From niche YouTube videos to groundbreaking research in Sheffield, Grace Braddock explores the growing community of ASMR.
From a young age, I loved soft spoken stories or classroom games where a peer would gently trace words and pictures on your back. They would send me into a complete state of relaxation which was often accompanied by a pleasant tingling sensation that shimmied through my body.
Later in life, in a bid to beat a bout of insomnia, I used YouTube to find relaxing voices and I stumbled across the Whisper Community which, after the term was coined in 2010, would go on to become the ASMR (Autonomous Sensory Meridian Response) phenomenon.
ASMR is the term associated with experiencing tingles throughout the body, commonly triggered by gentle or repetitive movements and/or an array of soft sounds. The tingles often begin in the head and spread to the back of the neck and down the spine, in varying intensities dependent on the trigger and the individual. However, some fans of ASMR don’t experience tingles at all. They instead enjoy the videos for relaxation or a solution to insomnia.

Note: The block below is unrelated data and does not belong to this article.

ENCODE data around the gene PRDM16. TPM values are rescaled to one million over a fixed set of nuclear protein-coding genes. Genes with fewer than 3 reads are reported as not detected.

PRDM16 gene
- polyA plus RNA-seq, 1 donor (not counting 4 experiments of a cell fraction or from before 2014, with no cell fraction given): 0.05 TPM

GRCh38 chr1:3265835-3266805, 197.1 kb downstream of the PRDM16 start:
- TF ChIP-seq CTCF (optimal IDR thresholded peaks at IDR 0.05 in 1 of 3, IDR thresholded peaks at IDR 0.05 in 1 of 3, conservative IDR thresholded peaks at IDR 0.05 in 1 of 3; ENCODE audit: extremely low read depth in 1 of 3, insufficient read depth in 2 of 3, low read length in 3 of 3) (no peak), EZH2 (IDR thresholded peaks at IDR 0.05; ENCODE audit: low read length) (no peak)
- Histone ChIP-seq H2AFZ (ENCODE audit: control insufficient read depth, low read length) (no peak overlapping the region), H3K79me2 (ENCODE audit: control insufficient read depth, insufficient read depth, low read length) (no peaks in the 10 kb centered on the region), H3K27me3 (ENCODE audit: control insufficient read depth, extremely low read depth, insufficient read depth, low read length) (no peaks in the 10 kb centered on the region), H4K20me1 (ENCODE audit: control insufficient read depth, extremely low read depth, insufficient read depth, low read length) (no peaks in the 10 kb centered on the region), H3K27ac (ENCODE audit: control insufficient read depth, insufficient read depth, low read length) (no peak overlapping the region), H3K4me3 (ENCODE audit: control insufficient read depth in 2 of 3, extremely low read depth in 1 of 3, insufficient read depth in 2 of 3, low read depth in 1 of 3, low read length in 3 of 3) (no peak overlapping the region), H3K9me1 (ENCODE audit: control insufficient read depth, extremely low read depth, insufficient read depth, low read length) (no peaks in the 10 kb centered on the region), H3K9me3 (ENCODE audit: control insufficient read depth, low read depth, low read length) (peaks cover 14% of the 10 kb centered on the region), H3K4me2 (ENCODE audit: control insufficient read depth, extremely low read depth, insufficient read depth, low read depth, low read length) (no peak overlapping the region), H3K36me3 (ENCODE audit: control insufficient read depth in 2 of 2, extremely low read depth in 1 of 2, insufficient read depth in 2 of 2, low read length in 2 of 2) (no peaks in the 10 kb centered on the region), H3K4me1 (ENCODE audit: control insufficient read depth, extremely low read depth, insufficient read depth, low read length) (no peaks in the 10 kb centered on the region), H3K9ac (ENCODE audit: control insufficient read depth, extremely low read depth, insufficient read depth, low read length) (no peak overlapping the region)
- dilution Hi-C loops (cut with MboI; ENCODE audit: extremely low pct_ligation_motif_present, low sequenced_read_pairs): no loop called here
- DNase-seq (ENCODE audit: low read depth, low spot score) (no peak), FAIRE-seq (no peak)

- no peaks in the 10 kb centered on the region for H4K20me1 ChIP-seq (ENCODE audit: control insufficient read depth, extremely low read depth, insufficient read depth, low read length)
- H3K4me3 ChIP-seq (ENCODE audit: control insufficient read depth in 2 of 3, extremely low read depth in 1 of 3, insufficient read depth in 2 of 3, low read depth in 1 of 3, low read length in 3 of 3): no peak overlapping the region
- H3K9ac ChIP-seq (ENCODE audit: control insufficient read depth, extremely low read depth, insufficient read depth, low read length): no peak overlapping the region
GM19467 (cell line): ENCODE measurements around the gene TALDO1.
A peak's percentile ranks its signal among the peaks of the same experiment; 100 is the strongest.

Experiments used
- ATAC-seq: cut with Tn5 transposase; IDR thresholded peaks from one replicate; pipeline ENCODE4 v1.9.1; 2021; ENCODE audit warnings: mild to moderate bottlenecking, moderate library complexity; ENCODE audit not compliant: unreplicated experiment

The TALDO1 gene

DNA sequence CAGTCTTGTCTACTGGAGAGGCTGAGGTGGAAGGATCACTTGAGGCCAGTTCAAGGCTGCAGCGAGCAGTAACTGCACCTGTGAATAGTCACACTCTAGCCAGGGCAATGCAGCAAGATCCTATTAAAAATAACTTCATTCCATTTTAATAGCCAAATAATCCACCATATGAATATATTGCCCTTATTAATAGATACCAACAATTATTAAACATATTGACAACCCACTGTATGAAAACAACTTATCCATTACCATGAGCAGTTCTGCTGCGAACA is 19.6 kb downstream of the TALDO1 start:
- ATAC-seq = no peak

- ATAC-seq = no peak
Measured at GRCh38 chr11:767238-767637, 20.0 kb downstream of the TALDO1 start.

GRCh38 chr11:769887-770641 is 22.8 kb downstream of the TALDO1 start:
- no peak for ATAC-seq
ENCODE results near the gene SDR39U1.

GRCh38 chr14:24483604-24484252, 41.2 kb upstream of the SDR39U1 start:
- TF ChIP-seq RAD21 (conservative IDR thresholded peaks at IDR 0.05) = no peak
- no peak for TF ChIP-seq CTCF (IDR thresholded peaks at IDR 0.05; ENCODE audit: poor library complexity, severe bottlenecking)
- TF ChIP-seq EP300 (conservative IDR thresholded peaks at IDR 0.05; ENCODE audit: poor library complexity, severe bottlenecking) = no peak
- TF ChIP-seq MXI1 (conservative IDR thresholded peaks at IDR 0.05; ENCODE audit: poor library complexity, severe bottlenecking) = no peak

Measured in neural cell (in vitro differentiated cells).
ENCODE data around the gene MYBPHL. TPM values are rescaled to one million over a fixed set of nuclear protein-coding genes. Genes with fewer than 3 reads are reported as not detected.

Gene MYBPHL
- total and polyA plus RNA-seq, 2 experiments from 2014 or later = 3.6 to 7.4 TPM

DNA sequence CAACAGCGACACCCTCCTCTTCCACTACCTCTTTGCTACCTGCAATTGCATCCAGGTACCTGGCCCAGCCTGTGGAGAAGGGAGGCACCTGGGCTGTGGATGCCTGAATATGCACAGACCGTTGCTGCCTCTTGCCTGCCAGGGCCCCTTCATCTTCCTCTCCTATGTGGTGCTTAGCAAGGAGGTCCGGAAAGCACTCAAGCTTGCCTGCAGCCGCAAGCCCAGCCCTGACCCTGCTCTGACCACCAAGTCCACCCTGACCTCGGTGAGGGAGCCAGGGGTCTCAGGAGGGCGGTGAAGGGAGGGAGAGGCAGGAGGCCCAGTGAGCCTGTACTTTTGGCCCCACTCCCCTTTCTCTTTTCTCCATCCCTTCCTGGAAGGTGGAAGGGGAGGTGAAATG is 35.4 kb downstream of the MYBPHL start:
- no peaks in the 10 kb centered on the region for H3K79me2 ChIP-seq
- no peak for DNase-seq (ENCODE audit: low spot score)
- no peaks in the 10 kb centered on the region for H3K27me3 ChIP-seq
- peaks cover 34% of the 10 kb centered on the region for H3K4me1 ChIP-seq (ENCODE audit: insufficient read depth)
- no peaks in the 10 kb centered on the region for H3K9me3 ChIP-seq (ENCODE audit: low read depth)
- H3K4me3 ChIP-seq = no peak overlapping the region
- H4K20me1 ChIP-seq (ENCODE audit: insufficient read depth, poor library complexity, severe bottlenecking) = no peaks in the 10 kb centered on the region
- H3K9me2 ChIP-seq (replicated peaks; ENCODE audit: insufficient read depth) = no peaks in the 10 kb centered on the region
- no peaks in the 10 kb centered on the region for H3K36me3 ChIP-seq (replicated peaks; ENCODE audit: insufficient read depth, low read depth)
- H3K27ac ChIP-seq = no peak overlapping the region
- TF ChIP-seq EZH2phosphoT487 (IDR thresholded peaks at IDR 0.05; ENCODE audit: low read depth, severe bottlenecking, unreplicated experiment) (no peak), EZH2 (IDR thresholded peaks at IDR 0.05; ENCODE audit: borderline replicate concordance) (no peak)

ASMR videos are unique in that they usually talk directly to the viewer and treat the viewer as if they are in a one-on-one situation. Everyday life scenarios, like going to the hairdressers, are often used to recreate situations which individuals find particularly relaxing and ASMR inducing.
ASMR has garnered growing media attention since 2010 and, particularly since 2016, it has received a huge increase in attention on YouTube. It’s even supported by the more mainstream media and since July 2016 W Magazine have ran an ASMR series on their YouTube channel, where they get well-known faces to have a go at triggering ASMR.